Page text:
tips

Tip 034 - Flow Layout

What will follow is a summary of the fundamentals you need to understand in order to use CSS to its fullest extent to create amazing layouts on the web. I'm not pretending to be an expert - as I've alluded to in previous posts, one of the best ways for me to learn something is to write about it, and try to teach it with clarity. Let's begin with what it means when we talk about a block element as opposed to an inline element.

Block vs Inline

Everything on the web is a box, or at least takes the shape of a box originally. If you were to strip out all the styling from a web page and look at its bare bones, it would be a series of boxes stacked on top of each other. Inside those boxes are yet more boxes, some of them stacked sideways instead. Let's use a paragraph (<p>) as an example.

<p>
  Lorem ipsum dolor sit amet, <a>consetetur sadipscing elitr</a>, sed diam nonumy eirmod tempor invidunt ut labore et dolore magna aliquyam erat, sed diam voluptua. At vero eos et accusam et justo duo dolores et ea rebum. Stet clita kasd gubergren, no sea takimata sanctus est Lorem ipsum dolor sit amet.
</p>

The resulting code on the page would be boring indeed, true. These are the basics, remember. In this example, the paragraph is a block-level element. It takes up the whole of the available horizontal space on the page. If you were to add another paragraph, it would appear below the first one, because there's no more room to the side. Also, being another block element, it would want to take up all the space it can anyway.

Vertically, it's a different story. A paragraph will only take up as much room as it needs, which is almost always going to be determined by the amount of text inside that paragraph. If there weren't so much space horizontally, the paragraph would be taller because the text inside would wrap more.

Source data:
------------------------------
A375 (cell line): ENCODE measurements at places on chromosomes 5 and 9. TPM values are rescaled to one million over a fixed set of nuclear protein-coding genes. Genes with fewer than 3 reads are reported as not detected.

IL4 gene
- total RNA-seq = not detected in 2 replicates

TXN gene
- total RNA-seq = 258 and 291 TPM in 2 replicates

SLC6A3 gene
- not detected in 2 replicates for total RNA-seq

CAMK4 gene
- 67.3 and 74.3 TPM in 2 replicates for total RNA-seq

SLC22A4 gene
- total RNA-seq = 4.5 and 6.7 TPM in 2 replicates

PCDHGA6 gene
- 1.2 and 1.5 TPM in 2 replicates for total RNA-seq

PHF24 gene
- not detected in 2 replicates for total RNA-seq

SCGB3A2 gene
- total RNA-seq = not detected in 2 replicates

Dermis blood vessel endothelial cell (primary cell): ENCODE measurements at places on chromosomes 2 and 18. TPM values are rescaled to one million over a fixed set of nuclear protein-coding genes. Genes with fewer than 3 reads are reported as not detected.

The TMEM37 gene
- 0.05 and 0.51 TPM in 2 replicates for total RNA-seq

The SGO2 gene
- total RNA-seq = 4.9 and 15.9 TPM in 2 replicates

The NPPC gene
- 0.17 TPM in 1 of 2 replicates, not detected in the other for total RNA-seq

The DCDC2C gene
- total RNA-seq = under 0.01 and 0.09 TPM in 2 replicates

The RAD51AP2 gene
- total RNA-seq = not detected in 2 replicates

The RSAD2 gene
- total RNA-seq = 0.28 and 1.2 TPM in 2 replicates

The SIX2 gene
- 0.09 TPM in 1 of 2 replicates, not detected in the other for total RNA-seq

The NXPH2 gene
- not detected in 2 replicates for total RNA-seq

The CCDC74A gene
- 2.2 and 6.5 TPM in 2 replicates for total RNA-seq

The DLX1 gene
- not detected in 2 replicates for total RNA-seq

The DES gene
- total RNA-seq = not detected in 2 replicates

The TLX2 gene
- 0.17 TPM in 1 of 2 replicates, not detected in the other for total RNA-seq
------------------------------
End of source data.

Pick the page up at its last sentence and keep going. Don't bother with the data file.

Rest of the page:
Inline elements behave differently. In our example, the anchor (<a>), as well as the text around it, is considered an inline element. It does not volunteer to take all the space a block element does, as it only takes what it needs, in both directions. It may even wrap, splitting the element into multiple pieces, if the text in the link were close enough to the edge.

Inline elements will ignore any extra spacing you give it vertically. Otherwise, the rest of the line before and after it would be unaligned. However, you can add extra space horizontally, giving the element more room before and after it.

(There's another display mode you can apply to something called inline-block. This ends up being a hybrid of the two. It appears inline, alongside all the other inline and inline-block elements around. The difference is that it will actually respect the spacing you give it vertically, as a block element would.)

Flow Direction and Writing Direction

Before we get much further (tomorrow's tip anyway), I want to clarify something about block and inline elements. When describing how much space these elements use and which rules they respect, I've been talking about the space in terms of horizontal and vertical space. From now on, I'll be referring to those axes as the flow direction (the axis along which paragraphs will stack on top of each other, or block) and the writing direction (the axis along which one word comes after another, or inline).

There are situations where you may end up working with a language that does not have the same reading orientation or direction, and in these circumstances, you would set a different writing-mode in CSS. This will change the entire flow direction. By default a series of paragraphs may start at the top of the screen and go down, but another language would have those paragraphs starting on the right, sideways, and progressing to the left. In this case, for example, the flow direction is to the left and the paragraphs now take all the available space in the writing direction, which is the vertical space.

While you may not end up working with different languages like these, there are design decisions that might involve changing the writing mode for a piece of the page. By thinking in flow direction instead of rigidly thinking in vertical terms, you can save yourself some troubleshooting headaches down the line. It also helps to think of everything on the web as being relative. As opposed to print or other media, we don't have any control over how our users consume this content, so we can't design anything with a particular context in mind. We somehow have to create designs and layouts that adapt to any circumstance, and thinking about the flow axes in this way helps to bolster that mindset.

Part 2 coming next time...

 

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